Their product is based on theft? Looks like their product is based on stealing Wifi from other users and then bonding it together.
I do not, have not, and will not work for AT&T/Comcast/Verizon/Charter or similar sized company.
Re: Their product is based on theft?
said by battleop:No, their product is about aggregating bandwidth from multiple sources. They just happened to utilize bandwidth from neighbors with open access points.
Looks like their product is based on stealing Wifi from other users and then bonding it together.
Re: Their product is based on theft?
said by battleop:How so? As another just posted, suppose you were in a location with multiple FREE open access points. Then how is it theft?
"They just happened to utilize bandwidth from neighbors with open access points."
Their GOAL is not to illegally use open access points. If that is even illegal in today's legal realm. It is to aggregate bandwidth from multiple sources.
From your view on this, I am thinking that you are one of the believers that all torrent downloads are for pirating and should be made illegal.
Re: does this involve a server?
said by tom thomas:That is what I want to know. Does it aggregate the bandwidth locally or all back to a Connectify server.
does everything get reconnected/recombined on a server someplace?
if so connectify is going to need an awful lot of bandwidth capacity on the servers, especially since i suspect the interested users will be very heavy ones.
if not how does this work?
Also, I see they keep talking about downloading "files" when they show bandwidth usage. Typical local bonding can also be used in this way to aggregate bandwidth. However, the key here is multiple files or streams to different servers.
Wonder what they would get from a speed test site with a single data stream.
A good idea This is on the surface link aggregation. If you are in a densely populated area this may be useful because you can aggregate links to balance the network traffic between different access points IN ADDITION to your primary connection mechanism which is probably HSI or cellular.
I see this as the neuter to caps, because there is no reason you can't assign a bias or app to a float ag group over time. So take for instance, run youtube over free wifi only at best effort (not gobbling your 100 MB of cellular data). If the wifi can't support, don't run it. If it does, stream baby stream. The killer data app right now is video, period. Music can take a good chunk, but man if you can stream that on the train over wifi, bonus. Over time cloud apps are going to supplement what we see today, and that will be bandwidth intensive to (cloudon for example).
For those who are enterprising, one can bond wifi links in a neighborhood to share HSI links to get around caps. That being said there are TOS violations and other "who pays" if it goes over to worry about. I don't see this as the primary mission...It will be cell, LOS/wifi mixing.
Also there is going to be a long transition period between today wifi logins and "automatic" wifi. In a hotel I may see 10 of different access points, no reason I can't load share across them if one joker is streaming on floor 12 and floor 11 and 10 are idle.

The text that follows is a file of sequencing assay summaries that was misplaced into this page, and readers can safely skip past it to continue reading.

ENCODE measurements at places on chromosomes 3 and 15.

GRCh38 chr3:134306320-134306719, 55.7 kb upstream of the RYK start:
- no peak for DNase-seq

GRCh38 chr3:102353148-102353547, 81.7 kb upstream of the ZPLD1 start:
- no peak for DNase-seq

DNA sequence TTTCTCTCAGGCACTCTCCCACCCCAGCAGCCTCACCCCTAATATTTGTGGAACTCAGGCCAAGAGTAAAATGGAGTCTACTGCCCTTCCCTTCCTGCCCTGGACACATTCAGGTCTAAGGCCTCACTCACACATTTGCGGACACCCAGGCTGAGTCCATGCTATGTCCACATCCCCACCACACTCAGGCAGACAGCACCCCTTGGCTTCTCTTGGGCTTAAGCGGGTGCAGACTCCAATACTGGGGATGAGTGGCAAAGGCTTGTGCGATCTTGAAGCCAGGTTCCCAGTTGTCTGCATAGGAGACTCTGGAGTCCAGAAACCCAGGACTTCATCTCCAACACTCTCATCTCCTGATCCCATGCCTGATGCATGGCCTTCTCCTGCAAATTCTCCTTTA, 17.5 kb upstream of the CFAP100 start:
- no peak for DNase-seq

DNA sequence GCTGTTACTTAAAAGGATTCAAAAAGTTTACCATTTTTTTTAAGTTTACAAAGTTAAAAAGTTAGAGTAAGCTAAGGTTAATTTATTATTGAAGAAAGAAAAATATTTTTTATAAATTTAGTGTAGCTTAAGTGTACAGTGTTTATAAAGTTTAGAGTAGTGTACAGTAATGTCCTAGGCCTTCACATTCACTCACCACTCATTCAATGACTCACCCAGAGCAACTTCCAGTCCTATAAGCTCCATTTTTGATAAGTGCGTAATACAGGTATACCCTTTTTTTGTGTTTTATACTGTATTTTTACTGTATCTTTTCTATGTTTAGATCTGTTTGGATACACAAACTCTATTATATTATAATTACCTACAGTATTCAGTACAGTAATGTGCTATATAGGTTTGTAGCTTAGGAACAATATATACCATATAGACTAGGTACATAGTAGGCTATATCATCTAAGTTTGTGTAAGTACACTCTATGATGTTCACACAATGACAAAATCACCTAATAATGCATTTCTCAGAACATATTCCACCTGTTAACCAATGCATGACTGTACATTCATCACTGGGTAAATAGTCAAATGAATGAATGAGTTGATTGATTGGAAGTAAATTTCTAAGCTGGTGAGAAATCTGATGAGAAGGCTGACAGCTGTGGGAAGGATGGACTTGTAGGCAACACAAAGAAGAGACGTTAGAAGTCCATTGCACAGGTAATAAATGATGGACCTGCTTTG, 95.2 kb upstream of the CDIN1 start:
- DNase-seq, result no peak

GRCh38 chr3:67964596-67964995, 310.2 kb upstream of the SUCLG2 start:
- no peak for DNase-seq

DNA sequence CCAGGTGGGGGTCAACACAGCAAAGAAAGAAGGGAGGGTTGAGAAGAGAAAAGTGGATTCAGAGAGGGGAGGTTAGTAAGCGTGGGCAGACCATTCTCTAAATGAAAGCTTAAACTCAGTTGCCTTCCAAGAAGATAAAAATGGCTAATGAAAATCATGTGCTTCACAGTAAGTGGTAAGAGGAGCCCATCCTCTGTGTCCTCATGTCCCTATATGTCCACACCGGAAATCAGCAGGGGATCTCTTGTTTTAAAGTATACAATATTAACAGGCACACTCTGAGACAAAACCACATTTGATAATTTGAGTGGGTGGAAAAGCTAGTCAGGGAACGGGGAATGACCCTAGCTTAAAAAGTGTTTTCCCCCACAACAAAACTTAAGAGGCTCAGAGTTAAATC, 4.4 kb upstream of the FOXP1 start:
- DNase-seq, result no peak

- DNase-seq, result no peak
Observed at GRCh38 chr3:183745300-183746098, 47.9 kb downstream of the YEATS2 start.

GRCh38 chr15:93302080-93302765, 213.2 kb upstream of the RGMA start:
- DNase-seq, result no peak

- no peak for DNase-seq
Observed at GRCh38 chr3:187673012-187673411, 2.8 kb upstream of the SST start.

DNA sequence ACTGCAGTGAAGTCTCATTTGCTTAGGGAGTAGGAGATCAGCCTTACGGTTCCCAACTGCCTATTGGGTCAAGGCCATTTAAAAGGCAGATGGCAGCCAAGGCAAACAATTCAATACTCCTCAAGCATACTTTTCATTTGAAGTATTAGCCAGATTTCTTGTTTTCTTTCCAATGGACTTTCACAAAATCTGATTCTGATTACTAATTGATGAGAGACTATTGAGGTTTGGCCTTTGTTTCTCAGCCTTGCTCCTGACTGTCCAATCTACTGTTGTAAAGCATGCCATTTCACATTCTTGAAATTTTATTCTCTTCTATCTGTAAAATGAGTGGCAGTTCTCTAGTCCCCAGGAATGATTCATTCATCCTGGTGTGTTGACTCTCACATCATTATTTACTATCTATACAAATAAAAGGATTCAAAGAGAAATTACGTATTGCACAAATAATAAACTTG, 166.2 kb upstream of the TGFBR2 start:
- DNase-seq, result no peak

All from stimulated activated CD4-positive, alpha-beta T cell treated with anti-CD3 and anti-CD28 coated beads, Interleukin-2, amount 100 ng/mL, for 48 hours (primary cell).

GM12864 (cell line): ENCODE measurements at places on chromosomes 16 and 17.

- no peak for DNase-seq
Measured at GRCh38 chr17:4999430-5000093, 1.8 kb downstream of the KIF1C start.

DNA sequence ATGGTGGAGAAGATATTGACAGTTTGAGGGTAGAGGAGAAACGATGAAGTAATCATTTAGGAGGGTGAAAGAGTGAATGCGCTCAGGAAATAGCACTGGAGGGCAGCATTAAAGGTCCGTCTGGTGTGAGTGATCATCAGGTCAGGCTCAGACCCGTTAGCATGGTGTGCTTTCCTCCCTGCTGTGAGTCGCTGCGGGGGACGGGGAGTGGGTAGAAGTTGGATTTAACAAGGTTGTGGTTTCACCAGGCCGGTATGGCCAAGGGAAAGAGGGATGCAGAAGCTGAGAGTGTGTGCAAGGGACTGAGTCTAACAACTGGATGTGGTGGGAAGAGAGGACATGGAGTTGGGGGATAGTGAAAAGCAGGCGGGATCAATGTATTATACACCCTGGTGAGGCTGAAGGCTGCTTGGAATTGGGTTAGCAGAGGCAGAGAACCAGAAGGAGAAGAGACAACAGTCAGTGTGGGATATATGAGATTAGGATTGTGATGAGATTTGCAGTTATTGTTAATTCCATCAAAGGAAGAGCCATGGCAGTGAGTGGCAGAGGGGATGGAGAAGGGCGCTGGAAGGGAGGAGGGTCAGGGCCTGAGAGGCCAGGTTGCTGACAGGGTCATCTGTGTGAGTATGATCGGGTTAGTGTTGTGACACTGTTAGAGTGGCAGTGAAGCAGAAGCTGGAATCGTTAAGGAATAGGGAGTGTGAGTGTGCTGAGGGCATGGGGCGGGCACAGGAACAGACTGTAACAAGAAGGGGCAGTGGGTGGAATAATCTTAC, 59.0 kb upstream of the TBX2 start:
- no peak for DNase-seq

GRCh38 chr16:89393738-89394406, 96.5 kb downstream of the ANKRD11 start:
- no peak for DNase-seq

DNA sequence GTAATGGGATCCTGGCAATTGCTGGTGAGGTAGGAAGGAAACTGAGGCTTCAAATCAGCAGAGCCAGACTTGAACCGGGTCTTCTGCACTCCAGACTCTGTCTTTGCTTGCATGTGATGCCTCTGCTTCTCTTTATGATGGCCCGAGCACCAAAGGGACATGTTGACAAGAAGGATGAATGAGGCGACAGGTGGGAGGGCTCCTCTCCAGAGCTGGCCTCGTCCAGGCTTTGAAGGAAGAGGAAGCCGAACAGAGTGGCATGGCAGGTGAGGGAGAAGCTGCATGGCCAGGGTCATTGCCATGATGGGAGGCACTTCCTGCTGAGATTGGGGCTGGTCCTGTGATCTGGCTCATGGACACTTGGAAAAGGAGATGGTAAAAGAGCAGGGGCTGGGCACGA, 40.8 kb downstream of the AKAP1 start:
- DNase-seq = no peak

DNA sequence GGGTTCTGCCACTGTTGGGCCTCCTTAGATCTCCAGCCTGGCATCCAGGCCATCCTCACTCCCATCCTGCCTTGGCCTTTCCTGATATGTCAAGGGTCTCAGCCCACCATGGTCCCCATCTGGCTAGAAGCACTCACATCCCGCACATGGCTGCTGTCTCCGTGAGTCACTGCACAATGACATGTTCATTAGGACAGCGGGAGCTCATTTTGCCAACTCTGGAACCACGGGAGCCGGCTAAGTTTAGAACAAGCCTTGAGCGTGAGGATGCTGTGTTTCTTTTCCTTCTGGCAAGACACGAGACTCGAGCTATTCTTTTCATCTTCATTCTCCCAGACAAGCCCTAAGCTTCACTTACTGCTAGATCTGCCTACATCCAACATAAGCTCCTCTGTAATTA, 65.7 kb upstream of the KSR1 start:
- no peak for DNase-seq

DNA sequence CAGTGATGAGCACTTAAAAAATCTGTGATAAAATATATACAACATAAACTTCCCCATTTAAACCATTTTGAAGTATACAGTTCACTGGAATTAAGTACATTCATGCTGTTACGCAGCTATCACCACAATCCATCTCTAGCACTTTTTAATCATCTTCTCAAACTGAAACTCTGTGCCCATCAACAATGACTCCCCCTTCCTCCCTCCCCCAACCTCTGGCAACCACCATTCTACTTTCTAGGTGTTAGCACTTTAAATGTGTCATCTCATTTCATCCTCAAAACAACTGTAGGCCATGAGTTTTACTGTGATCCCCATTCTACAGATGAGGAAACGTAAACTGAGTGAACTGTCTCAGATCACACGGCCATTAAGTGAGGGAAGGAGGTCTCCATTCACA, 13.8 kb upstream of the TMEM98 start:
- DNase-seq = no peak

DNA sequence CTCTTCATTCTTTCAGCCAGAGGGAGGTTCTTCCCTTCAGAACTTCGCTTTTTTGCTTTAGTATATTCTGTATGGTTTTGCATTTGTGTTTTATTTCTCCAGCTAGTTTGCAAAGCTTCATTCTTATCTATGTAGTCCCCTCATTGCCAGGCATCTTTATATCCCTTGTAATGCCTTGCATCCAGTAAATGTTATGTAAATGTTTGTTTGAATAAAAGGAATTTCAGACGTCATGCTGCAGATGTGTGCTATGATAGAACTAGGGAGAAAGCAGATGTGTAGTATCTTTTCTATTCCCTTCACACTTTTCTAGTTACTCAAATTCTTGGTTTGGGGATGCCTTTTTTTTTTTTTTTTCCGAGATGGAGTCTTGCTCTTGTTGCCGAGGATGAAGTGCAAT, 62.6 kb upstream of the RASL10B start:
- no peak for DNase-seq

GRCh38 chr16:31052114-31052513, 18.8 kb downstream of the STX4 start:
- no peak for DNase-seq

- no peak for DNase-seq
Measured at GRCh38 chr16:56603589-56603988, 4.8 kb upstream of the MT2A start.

Make no mistake this is the way cellcos are going to go down the road anyways, of course they will probably charge you for wifi/cellular also, but it can seamlessly offload at the same time, so they can put up less towers and pass the savings over to us NOT...I mean the shareholders.
·Time Warner Cable
Re: So you find 10 neighbors...
said by marigolds:Not a issue if they have DOCSIS 3.0
So you find 10 neighbors with open wifi hotspots, and you bond them altogether....
Problem is, all those neighbors are just connecting to the same node where you are already sharing bandwidth with all 10 of them at the exact same priority anyway. And now rather than just absorbing the latency on your connection, you have the aggregate latency of all 10 connections.
Net result? Unless you are already hitting your speed cap, you get a negligible boost in speed in exchange for a big increase in latency.
5 40mbps connections can yield all of the bandwidth on the DOCSIS 3.0
more then likely it would RED flag the account due to excessive usage if they guy were to continually max these connections out
Pacific Palisades, CA
Interesting Ha Ha.
I don't know that it is legally theft, as some say here, but could create some problems.
People who have that would look for any available connection, to add to their own bandwidth.
Not many private users these days have unsecured connections, as there were more years ago. A few do. It is not usually because they want to share their bandwidth with their neighbors though, but usually because they don't know better. (An interesting question then to the theft vs non-theft might be--if someone doesn't know how to lock their home, is it legal/ethical to walk in and steal from them?) (Of course, connecting to a neighbor's internet connection is not nearly a crime to the same level as walking in their home and stealing things from them, just looking theoretically.)
What if ten neighbors mutually agreed to leave their networks unsecured (or give each other their passwords), so that all could connect to all ten, and multiply their bandwidth by ten? Somehow I think they would cancel each other out.
It might greatly increase usage of cellular 3G/4G, as users use it at home to augment the bandwidth of their home broadband, especially for those still with unlimited wireless data. (However, if that started happening, unlimited wireless data might soon no longer exist.)